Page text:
(This article originally appeared in Citywire.)
Beating an index is hard enough when you’re focusing on just one market. Imagine the challenges you encounter when you’re attempting to achieve this on an international scale.
In this round though, I have looked beyond the US to see how well the managers that Morningstar tipped in the international equity category have held out since their nomination.
One thing is immediately clear: International equity managers have performed noticeably better than their domestic counterparts. The international equity nominees have arguably delivered the best performance since 2009 of the three categories that I have analyzed so far, and that’s despite the fact that one fund no longer exists.
The original nominees for Morningstar’s 2009 international equity ‘Manager of the Decade’ award were Jean-Marie Eveillard of First Eagle, David Herro of Oakmark Funds, the team behind the Manning & Napier World Opportunities fund, BlackRock’s Dennis Stattman, and the team running the American Funds EuroPacific Growth fund.
Manning & Napier World Opportunities is the fund that no longer exists, and Eveillard and Stattman have now retired.
Let’s start with Eveillard’s pure international charge, the First Eagle Overseas fund. Eveillard and his co-manager Charles de Vaulx stepped down from the fund in late 2008, handing it to Matthew McLennan, who was subsequently joined by Kimball Brooker in early 2010. It appears that the two managers haven’t missed a beat since they took over, with the fund posting a 5.51% annualized return from 2010 through to October 2018, compared with the MSCI EAFE index’s annualized return of 4.49% (see Figure 1).
They aren’t the only ones to have outpaced that index. David Herro’s Oakmark International fund delivered a 6.51% annualized return from 2010 through October 2018.
However, Herro’s performance has taken a big hit this year, recording a 16% decline through October 31 versus a decline of nearly 9% for the index (see Figure 2). The fund has also picked up a standard deviation of nearly 19%, versus just 16% for the index over the past decade.
I will caveat this by saying that Herro’s fund has always been characterized by more volatility than its peers, and investors who have been able to stand the heat over his 25-year tenure have generally been well rewarded.
Next we have the American Funds EuroPacific Growth fund, which has also outpaced the MSCI EAFE index, albeit by a smaller margin over the past decade. The fund has delivered a 4.83% annualized return from 2010 through October 2018, which weighs in as a 0.34 percentage point improvement on the index’s performance.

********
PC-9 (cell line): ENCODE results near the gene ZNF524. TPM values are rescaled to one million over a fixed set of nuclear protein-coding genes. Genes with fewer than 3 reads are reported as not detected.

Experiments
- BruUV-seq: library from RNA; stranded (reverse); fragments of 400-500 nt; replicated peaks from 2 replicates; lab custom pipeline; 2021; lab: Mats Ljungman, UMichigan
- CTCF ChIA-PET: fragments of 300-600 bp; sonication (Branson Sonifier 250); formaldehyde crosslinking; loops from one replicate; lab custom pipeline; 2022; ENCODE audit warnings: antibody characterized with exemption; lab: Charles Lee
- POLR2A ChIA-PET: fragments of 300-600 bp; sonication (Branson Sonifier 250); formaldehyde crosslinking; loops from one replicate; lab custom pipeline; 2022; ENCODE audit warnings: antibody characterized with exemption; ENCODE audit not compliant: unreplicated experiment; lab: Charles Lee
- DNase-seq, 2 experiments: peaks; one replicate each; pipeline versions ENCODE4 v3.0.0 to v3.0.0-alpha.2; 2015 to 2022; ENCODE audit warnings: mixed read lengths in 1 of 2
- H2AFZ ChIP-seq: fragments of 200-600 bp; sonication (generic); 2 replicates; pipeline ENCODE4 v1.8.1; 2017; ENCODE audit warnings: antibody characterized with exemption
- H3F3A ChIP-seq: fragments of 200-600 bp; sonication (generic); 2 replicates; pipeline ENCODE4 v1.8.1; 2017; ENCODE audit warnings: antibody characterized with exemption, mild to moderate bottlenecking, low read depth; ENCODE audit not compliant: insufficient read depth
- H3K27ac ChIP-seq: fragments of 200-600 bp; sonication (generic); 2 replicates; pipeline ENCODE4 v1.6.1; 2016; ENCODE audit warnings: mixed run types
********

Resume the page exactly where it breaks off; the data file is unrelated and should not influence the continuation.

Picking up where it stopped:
Of the fund’s current line-up of nine managers, four have been on it since 2002 – almost the entire decade prior to the nomination and the entire period since. Of the other five, four have been on the fund for a decade or more, with the most recent recruit joining in 2014.
The one pure international equity fund that has failed to outperform since its 2009 nomination is the Manning & Napier World Opportunities strategy, which ceased to exist in late September 2018 after it was merged into another fund.
According to data from Manning & Napier, the fund delivered a 3.69% annualized return from 2010 through to September 21, 2018. By contrast, the MSCI EAFE index delivered a 5.53% annualized return over that period (see Figure 3).
For the remaining fund, the BlackRock Global Allocation strategy, I compared its performance with an index made up of 60% MSCI All Country World index (ACWI) and 40% Bloomberg Barclays US Aggregate Bond index. Stattman’s international multi-asset fund failed to beat that benchmark, posting a 4.27% annualized return versus the blended index’s 5.89%. However, the fund’s virtue is its lower volatility, as it has delivered a standard deviation of 9.22% over the past decade, while the Morningstar Global Allocation category average sits at more than 11%.
Backing the winners
All in all, three of the four pure international equity funds shortlisted by Morningstar beat the index, one pure stock fund was merged out of existence, and the Global Allocation fund failed to beat its blended index but posted impressively low volatility.
The evidence certainly points to international equity being the space where Morningstar enjoyed its greatest success in identifying funds that could continue to outperform.
Also, when there were manager changes or retirements, the successors continued to steer the funds well, possibly indicating that Morningstar did a decent job identifying factors that might be harder to quantify, such as a fund company’s stewardship skills.